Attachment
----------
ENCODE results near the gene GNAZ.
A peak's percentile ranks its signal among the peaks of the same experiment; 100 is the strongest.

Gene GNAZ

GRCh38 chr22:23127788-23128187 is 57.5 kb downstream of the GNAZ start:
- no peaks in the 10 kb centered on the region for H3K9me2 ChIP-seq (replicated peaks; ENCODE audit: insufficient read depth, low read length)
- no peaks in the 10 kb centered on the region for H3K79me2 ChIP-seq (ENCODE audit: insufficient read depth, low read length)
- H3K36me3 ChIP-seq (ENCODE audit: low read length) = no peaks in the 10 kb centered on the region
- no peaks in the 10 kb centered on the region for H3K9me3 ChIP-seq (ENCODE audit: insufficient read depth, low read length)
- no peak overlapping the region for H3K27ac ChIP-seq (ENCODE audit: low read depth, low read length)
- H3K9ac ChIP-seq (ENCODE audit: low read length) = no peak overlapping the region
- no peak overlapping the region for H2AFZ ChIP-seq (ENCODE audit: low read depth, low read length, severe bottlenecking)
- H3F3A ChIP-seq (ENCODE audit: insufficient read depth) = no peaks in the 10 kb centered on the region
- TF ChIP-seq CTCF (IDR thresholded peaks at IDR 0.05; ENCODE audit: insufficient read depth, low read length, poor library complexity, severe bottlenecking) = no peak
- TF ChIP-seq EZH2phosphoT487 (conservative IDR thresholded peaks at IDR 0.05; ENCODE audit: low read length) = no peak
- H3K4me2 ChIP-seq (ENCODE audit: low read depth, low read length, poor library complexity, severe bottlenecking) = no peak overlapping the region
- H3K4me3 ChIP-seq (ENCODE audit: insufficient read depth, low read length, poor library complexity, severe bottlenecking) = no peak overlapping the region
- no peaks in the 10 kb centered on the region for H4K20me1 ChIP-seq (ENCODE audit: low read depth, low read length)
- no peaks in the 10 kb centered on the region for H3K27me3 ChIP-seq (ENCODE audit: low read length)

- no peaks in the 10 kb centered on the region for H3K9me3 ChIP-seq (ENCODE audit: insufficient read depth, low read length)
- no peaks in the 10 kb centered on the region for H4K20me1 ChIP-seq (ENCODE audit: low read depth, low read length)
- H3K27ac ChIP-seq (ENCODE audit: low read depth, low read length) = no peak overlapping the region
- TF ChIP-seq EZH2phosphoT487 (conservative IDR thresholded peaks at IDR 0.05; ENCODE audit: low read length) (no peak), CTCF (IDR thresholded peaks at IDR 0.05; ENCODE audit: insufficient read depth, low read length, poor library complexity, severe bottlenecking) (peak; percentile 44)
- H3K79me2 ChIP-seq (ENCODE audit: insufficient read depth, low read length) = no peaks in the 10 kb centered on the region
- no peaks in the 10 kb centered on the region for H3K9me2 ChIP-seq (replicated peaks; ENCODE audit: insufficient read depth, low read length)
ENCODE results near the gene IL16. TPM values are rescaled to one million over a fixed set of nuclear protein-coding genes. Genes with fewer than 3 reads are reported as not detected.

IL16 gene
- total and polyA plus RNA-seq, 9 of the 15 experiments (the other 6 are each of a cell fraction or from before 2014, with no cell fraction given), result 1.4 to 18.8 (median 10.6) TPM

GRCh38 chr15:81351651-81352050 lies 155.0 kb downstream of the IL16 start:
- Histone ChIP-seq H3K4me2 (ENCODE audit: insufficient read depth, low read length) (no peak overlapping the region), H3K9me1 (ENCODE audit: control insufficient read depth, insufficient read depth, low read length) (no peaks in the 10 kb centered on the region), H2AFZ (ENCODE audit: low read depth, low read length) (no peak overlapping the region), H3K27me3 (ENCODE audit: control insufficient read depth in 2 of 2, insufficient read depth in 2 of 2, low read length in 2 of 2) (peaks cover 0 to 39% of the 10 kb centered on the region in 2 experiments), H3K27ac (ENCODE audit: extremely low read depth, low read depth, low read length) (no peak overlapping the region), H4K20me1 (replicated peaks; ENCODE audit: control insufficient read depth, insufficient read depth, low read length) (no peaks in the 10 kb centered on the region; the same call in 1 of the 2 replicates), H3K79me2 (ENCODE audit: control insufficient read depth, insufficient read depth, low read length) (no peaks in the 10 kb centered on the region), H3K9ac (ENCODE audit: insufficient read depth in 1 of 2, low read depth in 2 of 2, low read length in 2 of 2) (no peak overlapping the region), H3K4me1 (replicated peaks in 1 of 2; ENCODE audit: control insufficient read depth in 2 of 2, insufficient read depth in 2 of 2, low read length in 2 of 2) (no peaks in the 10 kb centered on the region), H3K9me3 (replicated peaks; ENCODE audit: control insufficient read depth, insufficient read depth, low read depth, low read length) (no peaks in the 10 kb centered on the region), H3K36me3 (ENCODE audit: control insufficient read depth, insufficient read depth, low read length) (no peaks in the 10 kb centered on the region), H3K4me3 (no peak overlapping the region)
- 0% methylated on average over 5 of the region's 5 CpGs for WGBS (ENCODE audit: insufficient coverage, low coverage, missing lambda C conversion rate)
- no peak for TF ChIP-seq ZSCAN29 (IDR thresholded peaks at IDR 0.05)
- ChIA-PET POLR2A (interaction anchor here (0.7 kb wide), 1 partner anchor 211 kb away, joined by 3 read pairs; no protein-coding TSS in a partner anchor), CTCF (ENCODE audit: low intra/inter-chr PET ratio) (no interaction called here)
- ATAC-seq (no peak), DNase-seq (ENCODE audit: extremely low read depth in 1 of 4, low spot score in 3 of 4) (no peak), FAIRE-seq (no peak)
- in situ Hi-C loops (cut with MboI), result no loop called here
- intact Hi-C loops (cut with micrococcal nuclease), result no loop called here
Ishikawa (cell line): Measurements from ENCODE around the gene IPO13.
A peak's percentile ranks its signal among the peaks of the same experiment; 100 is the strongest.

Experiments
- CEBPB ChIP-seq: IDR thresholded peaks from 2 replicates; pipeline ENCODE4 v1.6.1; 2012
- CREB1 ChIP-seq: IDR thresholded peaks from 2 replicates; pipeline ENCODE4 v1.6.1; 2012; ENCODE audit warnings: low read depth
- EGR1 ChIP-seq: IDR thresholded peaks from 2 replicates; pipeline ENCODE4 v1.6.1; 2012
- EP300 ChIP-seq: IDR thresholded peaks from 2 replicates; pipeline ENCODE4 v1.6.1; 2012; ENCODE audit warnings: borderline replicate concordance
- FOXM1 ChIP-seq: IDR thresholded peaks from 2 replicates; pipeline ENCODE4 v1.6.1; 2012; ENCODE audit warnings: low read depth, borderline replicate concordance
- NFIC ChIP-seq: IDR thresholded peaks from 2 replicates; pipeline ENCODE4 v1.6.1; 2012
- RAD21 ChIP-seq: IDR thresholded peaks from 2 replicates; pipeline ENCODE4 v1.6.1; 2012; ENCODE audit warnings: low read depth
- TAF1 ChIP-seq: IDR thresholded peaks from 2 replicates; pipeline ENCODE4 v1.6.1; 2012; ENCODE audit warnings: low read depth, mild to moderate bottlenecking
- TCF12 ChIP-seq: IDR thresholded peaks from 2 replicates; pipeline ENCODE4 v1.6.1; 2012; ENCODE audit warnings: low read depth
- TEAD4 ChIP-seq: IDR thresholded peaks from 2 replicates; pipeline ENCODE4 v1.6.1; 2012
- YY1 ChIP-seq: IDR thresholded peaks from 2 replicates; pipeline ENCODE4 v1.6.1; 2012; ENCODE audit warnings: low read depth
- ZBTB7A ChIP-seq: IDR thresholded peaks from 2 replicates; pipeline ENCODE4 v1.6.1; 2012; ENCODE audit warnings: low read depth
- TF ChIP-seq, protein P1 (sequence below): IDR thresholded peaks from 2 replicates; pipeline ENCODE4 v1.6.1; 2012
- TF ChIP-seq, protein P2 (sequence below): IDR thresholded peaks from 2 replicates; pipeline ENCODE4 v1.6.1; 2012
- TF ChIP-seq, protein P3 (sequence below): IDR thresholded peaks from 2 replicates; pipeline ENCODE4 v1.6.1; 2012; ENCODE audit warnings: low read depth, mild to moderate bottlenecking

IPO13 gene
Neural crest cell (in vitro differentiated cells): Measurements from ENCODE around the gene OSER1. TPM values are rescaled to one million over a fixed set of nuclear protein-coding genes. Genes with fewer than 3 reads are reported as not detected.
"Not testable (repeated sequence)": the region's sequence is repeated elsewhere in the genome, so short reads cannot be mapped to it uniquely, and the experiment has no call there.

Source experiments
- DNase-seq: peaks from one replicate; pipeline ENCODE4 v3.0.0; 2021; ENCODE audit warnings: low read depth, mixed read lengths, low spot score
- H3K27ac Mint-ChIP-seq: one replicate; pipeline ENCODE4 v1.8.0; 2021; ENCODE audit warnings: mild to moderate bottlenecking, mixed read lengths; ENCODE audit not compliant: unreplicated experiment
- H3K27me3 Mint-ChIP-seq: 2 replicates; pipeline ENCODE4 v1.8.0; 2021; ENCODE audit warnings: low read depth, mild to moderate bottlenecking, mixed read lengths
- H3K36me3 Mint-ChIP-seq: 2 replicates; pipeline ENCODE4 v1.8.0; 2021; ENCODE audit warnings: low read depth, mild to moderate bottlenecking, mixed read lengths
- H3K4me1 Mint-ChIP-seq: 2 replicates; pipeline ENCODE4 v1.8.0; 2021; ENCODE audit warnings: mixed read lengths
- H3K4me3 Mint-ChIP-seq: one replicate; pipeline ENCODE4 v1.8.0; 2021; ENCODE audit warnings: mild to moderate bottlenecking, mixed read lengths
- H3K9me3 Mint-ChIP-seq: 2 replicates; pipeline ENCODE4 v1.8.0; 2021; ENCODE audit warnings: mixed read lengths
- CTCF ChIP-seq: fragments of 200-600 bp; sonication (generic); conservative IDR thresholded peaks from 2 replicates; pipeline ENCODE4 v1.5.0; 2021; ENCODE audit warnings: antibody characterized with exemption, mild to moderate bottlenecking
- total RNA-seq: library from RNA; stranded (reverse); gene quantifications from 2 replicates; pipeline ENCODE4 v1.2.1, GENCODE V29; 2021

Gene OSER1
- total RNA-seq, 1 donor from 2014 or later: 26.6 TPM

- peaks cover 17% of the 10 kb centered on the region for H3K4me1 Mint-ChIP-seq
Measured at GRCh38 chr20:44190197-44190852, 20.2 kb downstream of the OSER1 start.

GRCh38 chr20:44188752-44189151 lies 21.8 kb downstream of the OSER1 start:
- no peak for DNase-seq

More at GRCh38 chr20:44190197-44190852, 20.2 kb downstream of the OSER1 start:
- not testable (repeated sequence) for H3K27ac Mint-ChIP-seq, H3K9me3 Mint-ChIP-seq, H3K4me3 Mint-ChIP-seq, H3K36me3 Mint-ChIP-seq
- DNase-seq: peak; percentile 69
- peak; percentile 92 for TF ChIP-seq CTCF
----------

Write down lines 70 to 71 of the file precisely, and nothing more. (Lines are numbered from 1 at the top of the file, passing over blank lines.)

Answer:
Measured at GRCh38 chr20:44190197-44190852, 20.2 kb downstream of the OSER1 start.

GRCh38 chr20:44188752-44189151 lies 21.8 kb downstream of the OSER1 start: